Now that restrictions have dropped and travel demand to Europe is at an all-time high, Delta is boosting service in the region. Just this week, it announced it will start offering one-ticket rail connections to as much as 20 new destinations across the continent, making it easier for Americans to explore lesser-known destinations they currently can’t fly nonstop to.
This year, Europe is hotter than ever, especially after lawmakers and health officials in Brussels decided it was time to move on from the health crisis and reinstate normality. Currently, all but one European country have lifted their anti-tourism measures, and U.S. citizens are again welcome in the vast majority of countries without any of the old stringent rules.
Now, Delta is helping them reach European gems further inland that would generally require at least two different bookings, on a single Delta ticket:
The Popularity Of Multi-Modal Travel Grows
As the so-called ‘multi-modal’ travel method sees a rise in popularity, Delta is quickly expanding routes into Europe via its Air+Rail program. The name is pretty self explanatory: it allows passengers to transfer smoothly from flights to trains in order to reach select destinations that either do not have an airport, or the company doesn’t fly to, without booking multiple tickets.
Although they are not nearly as popular in the U.S., trains are a vital park of Europe’s connectivity, so much that they are investing heavily on high tech sleeper trains set to launch next summer. Many bucket list destinations across the Old World are served almost exclusively by rail, and investment in this modality of transport is increasing.
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Moreover, it is a well-known fact a traveler’s journey doesn’t end at their point of landing. Arriving to countless cities in Europe, visitors normally need to book secondary train tickets, or even arrange a private transfer in order to get to the city center or their final destination. Delta is proposing to fully scrap the need for that.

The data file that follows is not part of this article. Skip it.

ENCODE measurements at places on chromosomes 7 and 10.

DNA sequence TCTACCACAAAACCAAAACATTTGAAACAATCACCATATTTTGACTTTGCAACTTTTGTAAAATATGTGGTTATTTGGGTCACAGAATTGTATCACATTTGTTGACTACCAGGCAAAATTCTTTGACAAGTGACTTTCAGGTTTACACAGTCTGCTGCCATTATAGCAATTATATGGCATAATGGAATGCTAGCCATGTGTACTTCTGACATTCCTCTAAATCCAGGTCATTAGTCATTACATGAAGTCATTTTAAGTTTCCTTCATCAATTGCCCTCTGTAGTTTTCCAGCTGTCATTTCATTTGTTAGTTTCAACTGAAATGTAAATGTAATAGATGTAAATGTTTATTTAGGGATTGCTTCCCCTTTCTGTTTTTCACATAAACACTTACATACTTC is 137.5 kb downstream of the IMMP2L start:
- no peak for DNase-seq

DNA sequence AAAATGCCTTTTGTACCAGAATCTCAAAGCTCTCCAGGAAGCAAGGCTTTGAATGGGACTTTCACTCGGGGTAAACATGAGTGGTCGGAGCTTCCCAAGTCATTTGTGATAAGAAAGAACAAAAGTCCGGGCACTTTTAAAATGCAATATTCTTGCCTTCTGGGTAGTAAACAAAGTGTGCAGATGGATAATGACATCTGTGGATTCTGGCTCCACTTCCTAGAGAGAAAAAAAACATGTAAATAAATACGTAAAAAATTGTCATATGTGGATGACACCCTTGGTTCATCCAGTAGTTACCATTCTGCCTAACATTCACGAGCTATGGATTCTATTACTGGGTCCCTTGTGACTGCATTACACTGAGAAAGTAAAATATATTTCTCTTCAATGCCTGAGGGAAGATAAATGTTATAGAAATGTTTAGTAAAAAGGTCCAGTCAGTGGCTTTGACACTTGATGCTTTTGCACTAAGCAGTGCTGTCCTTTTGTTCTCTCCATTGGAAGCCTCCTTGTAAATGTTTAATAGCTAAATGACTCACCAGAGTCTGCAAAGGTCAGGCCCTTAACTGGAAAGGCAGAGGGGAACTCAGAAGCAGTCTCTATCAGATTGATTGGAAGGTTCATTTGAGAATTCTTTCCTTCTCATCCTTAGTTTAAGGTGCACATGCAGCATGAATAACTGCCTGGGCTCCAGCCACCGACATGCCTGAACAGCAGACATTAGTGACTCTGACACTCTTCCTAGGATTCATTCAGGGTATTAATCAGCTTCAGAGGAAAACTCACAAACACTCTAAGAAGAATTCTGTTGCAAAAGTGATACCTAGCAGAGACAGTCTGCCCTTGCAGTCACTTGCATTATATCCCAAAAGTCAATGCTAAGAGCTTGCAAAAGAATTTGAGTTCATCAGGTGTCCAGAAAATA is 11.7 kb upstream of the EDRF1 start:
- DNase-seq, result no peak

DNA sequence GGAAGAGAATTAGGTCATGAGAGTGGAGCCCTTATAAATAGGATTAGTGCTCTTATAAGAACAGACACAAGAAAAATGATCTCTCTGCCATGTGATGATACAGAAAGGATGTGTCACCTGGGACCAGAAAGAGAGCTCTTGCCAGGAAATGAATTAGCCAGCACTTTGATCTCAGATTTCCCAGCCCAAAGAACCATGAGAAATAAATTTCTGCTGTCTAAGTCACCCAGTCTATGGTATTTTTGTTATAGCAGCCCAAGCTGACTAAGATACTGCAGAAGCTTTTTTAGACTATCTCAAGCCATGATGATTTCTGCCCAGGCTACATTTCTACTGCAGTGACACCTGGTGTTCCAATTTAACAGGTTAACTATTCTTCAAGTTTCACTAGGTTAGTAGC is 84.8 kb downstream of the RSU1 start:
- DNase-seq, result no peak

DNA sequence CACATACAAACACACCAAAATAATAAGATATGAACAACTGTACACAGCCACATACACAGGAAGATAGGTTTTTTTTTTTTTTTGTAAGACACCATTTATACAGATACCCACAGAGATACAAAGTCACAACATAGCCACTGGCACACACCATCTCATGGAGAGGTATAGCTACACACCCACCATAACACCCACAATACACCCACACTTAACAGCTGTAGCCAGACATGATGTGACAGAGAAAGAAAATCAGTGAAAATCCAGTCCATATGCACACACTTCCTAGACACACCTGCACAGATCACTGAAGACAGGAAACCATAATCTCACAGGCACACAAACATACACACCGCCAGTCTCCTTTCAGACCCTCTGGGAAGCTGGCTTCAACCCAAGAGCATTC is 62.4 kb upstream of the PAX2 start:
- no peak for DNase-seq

Five Airports Will Serve As Connecting Hubs To 20 More Cities For Delta
As part of the Air+Rail program, Delta customers can easily add their onward journey to their flight booking. For those flying first class, or how Delta calls it, ‘Delta One’, they needn’t worry about a potential discontinuation in quality of the services provided, as they are automatically entitled to ‘First Class’ rail travel.
Once landing in Europe, those participating can retrieve their bags from the baggage collection area and simply proceed to the airport’s train station (numerous airports in Europe operate as hubs for numerous cities and have direct links to more than one destination). Arriving at the station, they can board their scheduled train presenting their Air+Rail code.
The airports where the program is available are the following:
- Brussels Airport
- Manchester Airport
- Rome Fiumicino Airport
- Zurich Airport
- Geneva Airport
Landing in Brussels, U.S. customers signing up to the Air+Travel program will have direct rail links to the nearby Dutch cities of Breda and Rotterdam, in the Netherlands, via operator SCNB. Manchester, on the other hand, will serve up to seven cities within the U.K. Those have not been specified, but we’re assuming they are located in Northern England, and perhaps Scotland.
As for Rome, routes have been added to four other Italian cities via Trenitalia. Among those, Bologna and Florence have been named as major destinations. Lastly, in either Geneva or Zurich, train operator SBB is supporting customers heading to seven other cities, including Bern and Lausanne, where year-round commercial flights are not routinely available.
How To Use Your Delta Air+Rail Ticket
Train tickets can be printed in advance or displayed on your Delta booking section, preferably with a QR code. Alternatively, they can be collected from the ticket office, though we would advise our TOP readers to have them in hand as long lines have begun to form in certain European airports due to the resumption of air travel.
In order to receive their train boarding pass before landing, Delta requests that customers access this platform up to 72 hours in advance. Should a flight be delayed, a genuine concern for tourists in Europe this year, the train segment of the journey will remain valid for up to 72 hours after the original scheduled time.
Delta advises those who miss a scheduled train to contact the Service Desk at the train station, irrespective of their final destination, so they can be assisted and obtain a new printed ticket. As the company puts it, customers should have ‘peace of mind’, seeing that, regardless of disruption, ‘they will be able to travel on the next available train or flight‘.
Alain Bellemaire, the President of Delta International, was quoted saying ‘building more air+rail connections into our schedule provides a greater choice of destinations for our customers‘. This includes cities not served by Delta or their European partners, such as the Switzerland’s de facto capital, Bern, the Dutch industrial port of Rotterdam, and England’s picturesque York.
You can read more about the program accessing this link.
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This article originally appeared on TravelOffPath.com